Some people reading this title will say “yeah, sure,” and doubtless others may say “what the heck is canopy glue?” For the latter folks, read on. But even if you know what it is, you may not appreciate all it can do.
Canopy glue was developed, as the name suggests, for aircraft modelers. They have the challenge of gluing a foil “frame” onto a transparent plastic molding of an airplane canopy. The glue that’s best has these features: it doesn’t attack or craze plastic; it glues the dissimilar materials well (metal foil and plastic); it dries clear and glossy, so any excess outside the foil is minimally visible; and it remains flexible for any differences in expansion and contraction of the materials that are glued together.
Some of these features turn out to be terrific for certain kinds of railroad modeling too. I have found canopy glue to be simply outstanding for gluing different materials together: metal to plastic, plastic to wood or cardstock, metal to wood, etc. (porous materials are no problem), just in terms of how well they adhere. And the “remains flexible” part is vital too. That’s why I use it exclusively for etched metal parts, like running boards or diesel grilles. In the many years since I first used it, I have never had one of these metal parts pop off its model, as many people have experienced with CA or other rigid adhesives. Some people have utilized canopy glue’s property of drying clear and glossy to make small model windows, but I personally have not found this to work very well.
So where do you get this stuff? Usually it’s only in the model airplane section of your hobby shop – the railroad side of the shop often doesn’t seem to know about it. Craft and art stores sometimes have it too. And yes, you can order it on the internet, with shipping no problem because it’s water-based. Amazon is just one of many sites where it is available.
Sometimes you will hear it said, “it’s just white glue.” In my opinion, that’s not even close to true, except that it’s a white color and is water-base. It is much tackier right away than any white glue I’ve used – helpful in assembling things – and is much stronger when fully dry. It sets up pretty strong in three hours and develops full strength in about 24 hours. There is an Elmer’s product called Tacky Glue, but it is definitely not the same as canopy glue, being distinctly less strong. Information I’ve found says that canopy glue contains a vinyl acetate polymer, but the same appears to be true for ordinary white glue. Maybe the quantity of the polymer varies.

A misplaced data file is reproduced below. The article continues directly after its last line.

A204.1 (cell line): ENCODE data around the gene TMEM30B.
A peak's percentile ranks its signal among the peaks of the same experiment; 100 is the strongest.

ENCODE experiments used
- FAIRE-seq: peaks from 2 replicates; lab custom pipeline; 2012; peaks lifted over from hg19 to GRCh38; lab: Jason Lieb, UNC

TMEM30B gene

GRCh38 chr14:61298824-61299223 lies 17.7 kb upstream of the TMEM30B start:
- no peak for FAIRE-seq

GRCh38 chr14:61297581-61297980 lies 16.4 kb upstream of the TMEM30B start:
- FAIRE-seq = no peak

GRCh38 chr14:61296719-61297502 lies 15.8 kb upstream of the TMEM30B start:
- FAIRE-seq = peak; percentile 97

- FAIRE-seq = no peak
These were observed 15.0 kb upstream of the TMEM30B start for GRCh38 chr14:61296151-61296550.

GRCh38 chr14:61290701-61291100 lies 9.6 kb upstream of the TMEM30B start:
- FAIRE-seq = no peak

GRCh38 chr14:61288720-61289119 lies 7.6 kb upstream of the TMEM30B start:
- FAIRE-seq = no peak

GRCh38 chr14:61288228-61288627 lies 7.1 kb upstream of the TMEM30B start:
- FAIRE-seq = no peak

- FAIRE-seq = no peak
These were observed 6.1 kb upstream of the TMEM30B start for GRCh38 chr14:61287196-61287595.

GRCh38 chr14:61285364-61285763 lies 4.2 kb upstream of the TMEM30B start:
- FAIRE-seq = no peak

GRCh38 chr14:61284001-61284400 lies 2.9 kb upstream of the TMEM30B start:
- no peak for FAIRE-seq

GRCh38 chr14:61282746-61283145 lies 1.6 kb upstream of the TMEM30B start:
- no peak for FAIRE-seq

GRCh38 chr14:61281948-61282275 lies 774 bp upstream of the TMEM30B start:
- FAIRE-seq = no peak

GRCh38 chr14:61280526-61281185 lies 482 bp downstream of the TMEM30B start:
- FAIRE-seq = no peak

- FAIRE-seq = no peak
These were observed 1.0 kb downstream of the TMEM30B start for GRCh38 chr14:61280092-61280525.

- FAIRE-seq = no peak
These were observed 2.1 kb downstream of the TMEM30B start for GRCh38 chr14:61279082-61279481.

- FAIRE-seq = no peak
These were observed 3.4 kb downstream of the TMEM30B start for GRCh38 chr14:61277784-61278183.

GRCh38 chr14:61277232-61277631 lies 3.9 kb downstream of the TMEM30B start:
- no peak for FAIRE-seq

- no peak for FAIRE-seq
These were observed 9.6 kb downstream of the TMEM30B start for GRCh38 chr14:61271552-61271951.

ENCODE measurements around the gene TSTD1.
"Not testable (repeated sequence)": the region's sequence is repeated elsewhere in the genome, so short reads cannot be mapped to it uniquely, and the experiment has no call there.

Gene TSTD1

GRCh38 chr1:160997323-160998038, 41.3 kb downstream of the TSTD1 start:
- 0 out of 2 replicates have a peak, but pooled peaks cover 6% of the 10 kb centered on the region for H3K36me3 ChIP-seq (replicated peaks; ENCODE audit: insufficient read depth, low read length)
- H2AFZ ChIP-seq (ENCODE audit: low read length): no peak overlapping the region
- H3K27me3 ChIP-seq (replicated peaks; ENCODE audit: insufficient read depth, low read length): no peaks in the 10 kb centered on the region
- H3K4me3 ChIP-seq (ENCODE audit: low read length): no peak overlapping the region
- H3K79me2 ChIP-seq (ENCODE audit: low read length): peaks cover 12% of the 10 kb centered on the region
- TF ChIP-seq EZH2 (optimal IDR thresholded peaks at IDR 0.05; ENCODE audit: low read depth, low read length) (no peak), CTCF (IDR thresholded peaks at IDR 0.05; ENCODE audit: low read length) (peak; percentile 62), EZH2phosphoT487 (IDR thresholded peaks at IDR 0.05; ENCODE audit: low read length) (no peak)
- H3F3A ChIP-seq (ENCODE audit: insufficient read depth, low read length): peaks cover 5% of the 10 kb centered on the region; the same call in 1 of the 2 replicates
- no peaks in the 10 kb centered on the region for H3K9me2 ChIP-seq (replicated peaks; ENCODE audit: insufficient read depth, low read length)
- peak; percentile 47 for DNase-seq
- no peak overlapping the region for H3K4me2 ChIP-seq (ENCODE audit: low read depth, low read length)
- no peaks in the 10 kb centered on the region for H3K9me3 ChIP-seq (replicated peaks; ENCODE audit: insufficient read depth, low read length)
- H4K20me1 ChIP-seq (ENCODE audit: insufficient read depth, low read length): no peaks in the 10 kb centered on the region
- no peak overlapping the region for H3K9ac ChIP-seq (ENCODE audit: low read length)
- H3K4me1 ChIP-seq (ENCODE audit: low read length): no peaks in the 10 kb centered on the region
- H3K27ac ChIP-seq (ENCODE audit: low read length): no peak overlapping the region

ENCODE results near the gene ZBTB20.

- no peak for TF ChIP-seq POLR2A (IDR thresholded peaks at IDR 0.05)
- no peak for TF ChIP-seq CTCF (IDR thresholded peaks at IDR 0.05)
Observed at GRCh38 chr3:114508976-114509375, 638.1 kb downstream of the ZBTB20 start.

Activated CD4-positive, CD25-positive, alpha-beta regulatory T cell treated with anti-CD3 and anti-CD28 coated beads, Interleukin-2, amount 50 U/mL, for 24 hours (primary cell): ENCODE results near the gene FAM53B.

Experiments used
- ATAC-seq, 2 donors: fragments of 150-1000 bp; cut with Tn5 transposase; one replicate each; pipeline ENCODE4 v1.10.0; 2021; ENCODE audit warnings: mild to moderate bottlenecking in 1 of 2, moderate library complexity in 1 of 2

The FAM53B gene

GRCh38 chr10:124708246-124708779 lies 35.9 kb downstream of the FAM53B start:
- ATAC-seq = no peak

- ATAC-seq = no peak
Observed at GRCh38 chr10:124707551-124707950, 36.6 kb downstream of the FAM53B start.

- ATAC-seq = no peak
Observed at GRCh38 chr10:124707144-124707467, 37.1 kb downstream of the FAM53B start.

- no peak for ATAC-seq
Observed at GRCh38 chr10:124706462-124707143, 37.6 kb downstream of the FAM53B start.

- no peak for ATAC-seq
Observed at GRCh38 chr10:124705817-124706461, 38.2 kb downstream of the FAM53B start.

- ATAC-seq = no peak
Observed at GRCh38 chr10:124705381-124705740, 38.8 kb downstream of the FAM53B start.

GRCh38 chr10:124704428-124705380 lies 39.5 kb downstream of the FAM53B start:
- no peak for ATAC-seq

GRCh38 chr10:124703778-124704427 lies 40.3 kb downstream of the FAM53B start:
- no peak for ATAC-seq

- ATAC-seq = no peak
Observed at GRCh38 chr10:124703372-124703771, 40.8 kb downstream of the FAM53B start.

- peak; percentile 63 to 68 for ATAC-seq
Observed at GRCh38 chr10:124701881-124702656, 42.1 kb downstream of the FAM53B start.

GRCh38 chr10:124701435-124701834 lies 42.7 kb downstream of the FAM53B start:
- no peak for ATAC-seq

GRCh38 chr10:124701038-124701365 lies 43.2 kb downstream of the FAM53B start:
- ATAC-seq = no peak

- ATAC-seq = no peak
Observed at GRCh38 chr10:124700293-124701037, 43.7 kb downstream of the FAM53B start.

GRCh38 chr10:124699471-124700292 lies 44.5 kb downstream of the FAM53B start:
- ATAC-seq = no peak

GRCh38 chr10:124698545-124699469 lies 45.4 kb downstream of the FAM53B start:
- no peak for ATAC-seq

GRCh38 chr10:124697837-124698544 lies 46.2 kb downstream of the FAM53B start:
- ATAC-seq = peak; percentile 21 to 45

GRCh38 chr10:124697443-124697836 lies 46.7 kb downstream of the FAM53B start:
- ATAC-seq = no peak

The source used to be Wilhold, a big glue company, and their product was named R/C-56 (for Radio/Control, obviously alluding to model airplanes). In the 1990s, Wilhold stopped making this glue. Today, there are at least two sources: one is Testor’s, the other is Pacer. (Pacer Technology sells canopy glue under the Pacer name and also under the Zap name.) Chatting with those who patronize the airplane section of hobby shops, my perception is that Pacer is regarded as much better. Here are both Pacer containers, with the Wilhold product in the center.
I think it is no accident that the Pacer version is called “Formula 560,” given that the product which introduced many to this glue was called R/C-56. In fact, Pacer’s code name for the product is PT-56.
Here are two examples of how I use canopy glue, both being the potentially troublesome etched metal parts of some length. The F7-B unit has an etched grille, and the PFE reefer has an etched running board. Both were attached years ago with canopy glue, both have undergone a goodly range of temperature variation since, and neither has budged in the slightest.
All I can say is, if you don’t already know and rely on this glue, you should give it a try. Use it for something where CA or other adhesives have let you down, and see if it isn’t better. And any time you wrinkle your brow deciding how to join two dissimilar materials, here is your answer.
I'm curious, do you know what do you clean it with? Any idea what type of solvents attack the canopy glue?ReplyDelete
By "clean up," I assume you probably mean removal of glue outside the desired area. I wipe any excess off, and using a dampened a Q-tip is often my way of completing the clean-up. Maybe you mean "clean before gluing," and other than making sure there is no loose material, I have never cleaned up gluing surfaces.ReplyDelete
In the first few days, and certainly in the first few hours after gluing, water will soften it. But once it is well set, even soaking in water does not seem to soften or loosen it (ask me how I know). I have not noticed that paint solvents or CA attack it, but I have not done anything systematic checking for what attacks it. If I were worried about that, I might Google the topic.